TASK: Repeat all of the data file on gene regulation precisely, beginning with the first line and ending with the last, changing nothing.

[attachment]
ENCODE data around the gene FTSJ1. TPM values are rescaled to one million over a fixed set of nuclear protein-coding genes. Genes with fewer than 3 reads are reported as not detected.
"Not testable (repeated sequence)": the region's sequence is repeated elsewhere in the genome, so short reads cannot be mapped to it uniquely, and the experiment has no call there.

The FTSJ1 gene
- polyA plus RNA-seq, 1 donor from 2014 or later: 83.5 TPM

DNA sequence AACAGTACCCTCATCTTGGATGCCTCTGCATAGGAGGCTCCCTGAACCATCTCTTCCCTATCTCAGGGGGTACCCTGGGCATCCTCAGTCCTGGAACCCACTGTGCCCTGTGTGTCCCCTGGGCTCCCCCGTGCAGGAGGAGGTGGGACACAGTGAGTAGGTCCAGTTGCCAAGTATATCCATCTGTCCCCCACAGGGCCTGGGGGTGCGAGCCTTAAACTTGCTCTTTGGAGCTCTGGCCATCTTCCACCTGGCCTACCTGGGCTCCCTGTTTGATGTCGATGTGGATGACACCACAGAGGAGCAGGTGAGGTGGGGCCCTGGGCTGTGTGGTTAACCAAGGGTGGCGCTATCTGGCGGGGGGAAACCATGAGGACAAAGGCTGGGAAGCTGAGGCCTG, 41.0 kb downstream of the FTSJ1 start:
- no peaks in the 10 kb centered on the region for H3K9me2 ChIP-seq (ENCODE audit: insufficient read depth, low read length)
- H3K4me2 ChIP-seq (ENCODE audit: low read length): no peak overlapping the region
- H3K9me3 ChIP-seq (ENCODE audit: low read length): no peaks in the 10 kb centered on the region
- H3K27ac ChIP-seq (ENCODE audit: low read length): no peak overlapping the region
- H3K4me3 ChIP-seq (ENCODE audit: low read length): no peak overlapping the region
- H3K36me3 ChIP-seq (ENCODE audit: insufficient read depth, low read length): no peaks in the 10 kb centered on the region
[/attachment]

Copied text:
ENCODE data around the gene FTSJ1. TPM values are rescaled to one million over a fixed set of nuclear protein-coding genes. Genes with fewer than 3 reads are reported as not detected.
"Not testable (repeated sequence)": the region's sequence is repeated elsewhere in the genome, so short reads cannot be mapped to it uniquely, and the experiment has no call there.

The FTSJ1 gene
- polyA plus RNA-seq, 1 donor from 2014 or later: 83.5 TPM

DNA sequence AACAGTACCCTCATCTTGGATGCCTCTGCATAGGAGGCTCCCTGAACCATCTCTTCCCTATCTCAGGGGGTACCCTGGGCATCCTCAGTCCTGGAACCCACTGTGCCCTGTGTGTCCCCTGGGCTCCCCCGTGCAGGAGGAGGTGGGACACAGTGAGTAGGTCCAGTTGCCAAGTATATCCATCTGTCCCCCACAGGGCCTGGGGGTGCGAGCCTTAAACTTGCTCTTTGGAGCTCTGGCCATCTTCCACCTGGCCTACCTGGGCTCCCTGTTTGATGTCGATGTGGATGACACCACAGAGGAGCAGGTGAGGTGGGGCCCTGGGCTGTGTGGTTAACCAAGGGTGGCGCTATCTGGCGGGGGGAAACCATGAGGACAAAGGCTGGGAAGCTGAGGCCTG, 41.0 kb downstream of the FTSJ1 start:
- no peaks in the 10 kb centered on the region for H3K9me2 ChIP-seq (ENCODE audit: insufficient read depth, low read length)
- H3K4me2 ChIP-seq (ENCODE audit: low read length): no peak overlapping the region
- H3K9me3 ChIP-seq (ENCODE audit: low read length): no peaks in the 10 kb centered on the region
- H3K27ac ChIP-seq (ENCODE audit: low read length): no peak overlapping the region
- H3K4me3 ChIP-seq (ENCODE audit: low read length): no peak overlapping the region
- H3K36me3 ChIP-seq (ENCODE audit: insufficient read depth, low read length): no peaks in the 10 kb centered on the region